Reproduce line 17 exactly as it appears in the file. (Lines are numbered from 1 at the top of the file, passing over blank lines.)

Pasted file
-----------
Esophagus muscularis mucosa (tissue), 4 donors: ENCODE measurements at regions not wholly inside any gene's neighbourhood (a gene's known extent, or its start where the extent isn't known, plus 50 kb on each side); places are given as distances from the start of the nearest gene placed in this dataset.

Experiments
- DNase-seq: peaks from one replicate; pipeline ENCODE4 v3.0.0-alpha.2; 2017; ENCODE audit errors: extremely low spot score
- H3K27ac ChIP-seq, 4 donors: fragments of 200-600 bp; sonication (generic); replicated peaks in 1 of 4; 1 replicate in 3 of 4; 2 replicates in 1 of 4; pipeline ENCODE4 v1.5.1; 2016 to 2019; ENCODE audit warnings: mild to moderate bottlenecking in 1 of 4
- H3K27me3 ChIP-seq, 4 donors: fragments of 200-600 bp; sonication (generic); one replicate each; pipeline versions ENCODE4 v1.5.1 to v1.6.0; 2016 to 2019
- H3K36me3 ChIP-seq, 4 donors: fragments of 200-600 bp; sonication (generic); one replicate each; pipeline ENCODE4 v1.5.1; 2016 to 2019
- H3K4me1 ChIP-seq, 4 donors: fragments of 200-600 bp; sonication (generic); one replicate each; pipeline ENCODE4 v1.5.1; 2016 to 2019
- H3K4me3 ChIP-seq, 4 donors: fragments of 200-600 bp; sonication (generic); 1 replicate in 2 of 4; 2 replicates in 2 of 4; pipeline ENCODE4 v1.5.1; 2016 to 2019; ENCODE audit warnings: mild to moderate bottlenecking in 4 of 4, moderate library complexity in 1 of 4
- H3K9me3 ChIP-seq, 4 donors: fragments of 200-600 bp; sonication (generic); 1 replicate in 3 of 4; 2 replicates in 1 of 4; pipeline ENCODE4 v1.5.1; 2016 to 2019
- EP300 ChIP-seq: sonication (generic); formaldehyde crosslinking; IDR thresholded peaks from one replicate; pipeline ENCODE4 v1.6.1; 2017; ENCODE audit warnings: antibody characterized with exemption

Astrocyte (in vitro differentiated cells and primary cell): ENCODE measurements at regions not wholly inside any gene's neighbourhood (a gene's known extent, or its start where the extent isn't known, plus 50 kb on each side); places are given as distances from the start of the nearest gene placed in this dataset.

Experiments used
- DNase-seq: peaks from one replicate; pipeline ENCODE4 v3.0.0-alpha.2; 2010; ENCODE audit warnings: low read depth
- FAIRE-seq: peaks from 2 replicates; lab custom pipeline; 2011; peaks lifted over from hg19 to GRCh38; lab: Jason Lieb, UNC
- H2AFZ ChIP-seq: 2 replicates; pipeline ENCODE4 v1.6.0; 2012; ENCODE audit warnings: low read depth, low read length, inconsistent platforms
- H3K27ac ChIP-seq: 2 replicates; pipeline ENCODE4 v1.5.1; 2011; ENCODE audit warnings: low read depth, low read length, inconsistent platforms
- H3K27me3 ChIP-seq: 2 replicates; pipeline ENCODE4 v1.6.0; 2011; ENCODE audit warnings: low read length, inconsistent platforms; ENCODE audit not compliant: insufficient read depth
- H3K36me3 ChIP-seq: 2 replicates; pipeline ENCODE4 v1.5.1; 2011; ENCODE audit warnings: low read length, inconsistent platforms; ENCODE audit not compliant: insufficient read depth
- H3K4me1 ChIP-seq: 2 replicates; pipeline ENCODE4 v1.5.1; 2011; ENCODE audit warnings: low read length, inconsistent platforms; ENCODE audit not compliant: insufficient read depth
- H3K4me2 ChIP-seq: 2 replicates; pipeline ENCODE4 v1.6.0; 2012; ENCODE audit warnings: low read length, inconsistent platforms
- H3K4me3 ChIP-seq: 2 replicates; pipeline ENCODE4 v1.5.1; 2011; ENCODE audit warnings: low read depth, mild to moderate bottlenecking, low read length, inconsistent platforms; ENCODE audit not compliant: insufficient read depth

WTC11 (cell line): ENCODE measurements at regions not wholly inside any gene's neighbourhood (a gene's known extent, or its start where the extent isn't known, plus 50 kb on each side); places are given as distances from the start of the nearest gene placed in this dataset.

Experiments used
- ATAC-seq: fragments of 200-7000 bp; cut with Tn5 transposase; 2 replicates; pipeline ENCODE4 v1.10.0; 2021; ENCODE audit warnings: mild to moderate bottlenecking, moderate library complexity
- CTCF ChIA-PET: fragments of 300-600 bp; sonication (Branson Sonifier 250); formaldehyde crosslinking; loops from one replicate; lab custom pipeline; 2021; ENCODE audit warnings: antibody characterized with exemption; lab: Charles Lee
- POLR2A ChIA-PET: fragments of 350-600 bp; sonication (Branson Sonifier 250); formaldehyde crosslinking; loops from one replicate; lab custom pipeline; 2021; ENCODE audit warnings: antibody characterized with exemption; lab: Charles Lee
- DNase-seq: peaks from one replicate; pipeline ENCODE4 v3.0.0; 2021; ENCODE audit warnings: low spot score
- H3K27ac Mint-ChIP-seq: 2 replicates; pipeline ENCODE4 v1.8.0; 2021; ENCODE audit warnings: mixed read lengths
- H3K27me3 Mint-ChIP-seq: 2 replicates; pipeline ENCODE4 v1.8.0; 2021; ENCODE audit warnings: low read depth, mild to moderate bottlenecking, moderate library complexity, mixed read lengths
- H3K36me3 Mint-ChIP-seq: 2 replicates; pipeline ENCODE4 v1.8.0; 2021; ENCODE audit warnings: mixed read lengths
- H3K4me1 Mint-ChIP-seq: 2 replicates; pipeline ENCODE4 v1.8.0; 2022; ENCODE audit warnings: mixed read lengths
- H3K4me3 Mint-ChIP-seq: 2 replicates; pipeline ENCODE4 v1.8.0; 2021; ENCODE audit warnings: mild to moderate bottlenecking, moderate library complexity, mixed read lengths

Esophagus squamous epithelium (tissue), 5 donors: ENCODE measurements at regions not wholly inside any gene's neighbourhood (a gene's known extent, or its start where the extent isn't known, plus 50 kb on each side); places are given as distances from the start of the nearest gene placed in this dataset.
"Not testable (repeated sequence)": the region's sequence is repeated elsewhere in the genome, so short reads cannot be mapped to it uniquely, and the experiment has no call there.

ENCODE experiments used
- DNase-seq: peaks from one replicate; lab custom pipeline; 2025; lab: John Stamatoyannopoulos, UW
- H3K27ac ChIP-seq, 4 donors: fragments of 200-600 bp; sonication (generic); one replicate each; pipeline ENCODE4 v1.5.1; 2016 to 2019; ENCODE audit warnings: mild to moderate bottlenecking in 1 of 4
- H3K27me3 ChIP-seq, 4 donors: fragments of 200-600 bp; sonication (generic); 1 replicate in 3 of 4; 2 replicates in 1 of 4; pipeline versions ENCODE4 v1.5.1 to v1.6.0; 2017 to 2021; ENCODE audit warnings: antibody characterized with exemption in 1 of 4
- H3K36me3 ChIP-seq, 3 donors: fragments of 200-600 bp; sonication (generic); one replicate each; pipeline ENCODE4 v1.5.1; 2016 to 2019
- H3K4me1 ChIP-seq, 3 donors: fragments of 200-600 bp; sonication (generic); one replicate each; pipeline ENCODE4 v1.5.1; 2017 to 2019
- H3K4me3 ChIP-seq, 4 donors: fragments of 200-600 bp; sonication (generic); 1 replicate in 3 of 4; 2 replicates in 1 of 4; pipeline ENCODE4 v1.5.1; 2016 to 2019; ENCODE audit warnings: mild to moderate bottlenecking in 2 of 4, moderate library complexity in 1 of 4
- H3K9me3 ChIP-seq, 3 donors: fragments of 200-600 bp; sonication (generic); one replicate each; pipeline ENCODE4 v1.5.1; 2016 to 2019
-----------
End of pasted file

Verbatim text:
- H3K27me3 ChIP-seq: 2 replicates; pipeline ENCODE4 v1.6.0; 2011; ENCODE audit warnings: low read length, inconsistent platforms; ENCODE audit not compliant: insufficient read depth